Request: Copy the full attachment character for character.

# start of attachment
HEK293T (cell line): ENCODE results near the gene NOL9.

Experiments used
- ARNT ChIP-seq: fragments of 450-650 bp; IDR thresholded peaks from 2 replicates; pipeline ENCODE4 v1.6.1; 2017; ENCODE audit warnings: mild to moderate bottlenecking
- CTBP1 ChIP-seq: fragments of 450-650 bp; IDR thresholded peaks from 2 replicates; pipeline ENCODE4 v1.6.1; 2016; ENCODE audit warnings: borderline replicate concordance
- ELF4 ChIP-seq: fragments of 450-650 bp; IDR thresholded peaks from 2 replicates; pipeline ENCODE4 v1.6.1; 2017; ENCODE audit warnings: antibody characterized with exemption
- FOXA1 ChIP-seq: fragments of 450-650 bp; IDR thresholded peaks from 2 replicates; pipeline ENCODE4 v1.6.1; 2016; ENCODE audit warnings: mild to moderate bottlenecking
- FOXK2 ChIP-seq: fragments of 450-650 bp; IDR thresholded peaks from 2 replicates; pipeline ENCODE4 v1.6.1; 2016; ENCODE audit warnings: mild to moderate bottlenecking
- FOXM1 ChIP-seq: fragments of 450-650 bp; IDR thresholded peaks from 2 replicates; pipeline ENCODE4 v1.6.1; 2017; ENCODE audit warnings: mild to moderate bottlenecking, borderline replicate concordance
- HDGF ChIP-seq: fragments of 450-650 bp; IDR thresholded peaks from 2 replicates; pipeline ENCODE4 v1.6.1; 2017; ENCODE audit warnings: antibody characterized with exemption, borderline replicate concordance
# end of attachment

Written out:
HEK293T (cell line): ENCODE results near the gene NOL9.

Experiments used
- ARNT ChIP-seq: fragments of 450-650 bp; IDR thresholded peaks from 2 replicates; pipeline ENCODE4 v1.6.1; 2017; ENCODE audit warnings: mild to moderate bottlenecking
- CTBP1 ChIP-seq: fragments of 450-650 bp; IDR thresholded peaks from 2 replicates; pipeline ENCODE4 v1.6.1; 2016; ENCODE audit warnings: borderline replicate concordance
- ELF4 ChIP-seq: fragments of 450-650 bp; IDR thresholded peaks from 2 replicates; pipeline ENCODE4 v1.6.1; 2017; ENCODE audit warnings: antibody characterized with exemption
- FOXA1 ChIP-seq: fragments of 450-650 bp; IDR thresholded peaks from 2 replicates; pipeline ENCODE4 v1.6.1; 2016; ENCODE audit warnings: mild to moderate bottlenecking
- FOXK2 ChIP-seq: fragments of 450-650 bp; IDR thresholded peaks from 2 replicates; pipeline ENCODE4 v1.6.1; 2016; ENCODE audit warnings: mild to moderate bottlenecking
- FOXM1 ChIP-seq: fragments of 450-650 bp; IDR thresholded peaks from 2 replicates; pipeline ENCODE4 v1.6.1; 2017; ENCODE audit warnings: mild to moderate bottlenecking, borderline replicate concordance
- HDGF ChIP-seq: fragments of 450-650 bp; IDR thresholded peaks from 2 replicates; pipeline ENCODE4 v1.6.1; 2017; ENCODE audit warnings: antibody characterized with exemption, borderline replicate concordance